Yes, it's the same walnut dresser I started over a year and a half ago. Over the last month I've finished the base and the moulding around the top. I'm not sure where time goes but it definitely doesn't stop.
The base of the dresser was made by dovetailing the front to the two sides. I attached a 2" top to the base mitered at the corners for the carcass to sit on.
After I assembled the base, cut the curves to form the feet. I cut and formed the front with hand tools. I used a coping saw to cut the curves and my Japanese rip saw for the straight section in between.
Of course this leaves a rather rough surface to smooth-out and bring to the line.
I used a block plane for the straight area and a wood contour plane for the curves.
This is all good practice and it was nice to use my Muji' contour plane but since I needed to speed things along I went to the barn and fetched my electric jigsaw. I almost forgot how much I love this thing. It cuts crazy good, stays on the line and the Bosch finish blades leave a nice finished surface.
I had originally planned on keeping this simple curve for the design of the base but I saw a dresser somewhere that had an extra detail I wanted to include in mine.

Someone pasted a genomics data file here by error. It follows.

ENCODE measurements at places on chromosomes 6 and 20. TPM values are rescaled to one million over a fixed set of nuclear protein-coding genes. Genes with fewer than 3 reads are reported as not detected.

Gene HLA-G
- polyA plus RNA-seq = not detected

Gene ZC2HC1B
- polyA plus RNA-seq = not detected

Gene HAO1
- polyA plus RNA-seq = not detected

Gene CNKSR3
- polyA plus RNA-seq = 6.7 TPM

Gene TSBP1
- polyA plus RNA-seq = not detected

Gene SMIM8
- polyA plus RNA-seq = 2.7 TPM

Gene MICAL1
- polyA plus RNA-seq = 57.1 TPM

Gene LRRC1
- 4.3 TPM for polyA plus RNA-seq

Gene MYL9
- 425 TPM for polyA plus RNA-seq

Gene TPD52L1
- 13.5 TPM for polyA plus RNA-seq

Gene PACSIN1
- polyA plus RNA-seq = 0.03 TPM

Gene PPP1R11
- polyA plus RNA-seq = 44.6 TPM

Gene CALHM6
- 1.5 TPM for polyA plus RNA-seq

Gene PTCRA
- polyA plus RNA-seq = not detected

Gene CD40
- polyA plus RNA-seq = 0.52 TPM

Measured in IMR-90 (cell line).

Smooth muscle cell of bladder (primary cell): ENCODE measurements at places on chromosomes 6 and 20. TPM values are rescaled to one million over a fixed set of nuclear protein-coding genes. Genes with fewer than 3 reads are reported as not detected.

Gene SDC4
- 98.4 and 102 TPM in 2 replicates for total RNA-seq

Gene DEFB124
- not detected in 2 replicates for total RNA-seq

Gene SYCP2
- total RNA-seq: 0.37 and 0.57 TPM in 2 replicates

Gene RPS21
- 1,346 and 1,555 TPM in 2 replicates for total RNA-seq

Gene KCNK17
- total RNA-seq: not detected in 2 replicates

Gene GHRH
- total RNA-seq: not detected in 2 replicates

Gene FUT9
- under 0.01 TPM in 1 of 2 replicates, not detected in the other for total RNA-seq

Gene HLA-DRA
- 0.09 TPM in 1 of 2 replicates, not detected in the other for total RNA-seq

It's a subtle detail but I think it gives it a more refined look.
The next part of the dresser to tackle is moulding for the top. Attaching the moulding to the front is cake but since the carcass is solid wood I can't do the same for the sides. Since solid wood expands and contracts primarily perpendicular to the direction of the grain, glueing another piece over a few inches across its grain can restrict this movement to the point that it would eventually crack. I've been studying a method for attaching side moulding used by Christian Becksvoort. It works great I'm sure, but it looks difficult to pull-off. I could also attach it by glueing the front few inches and use brad nails, which supposedly bend with seasonal movement, for the rest of the length but that would both be too easy and too fast... the absolute opposite of this project.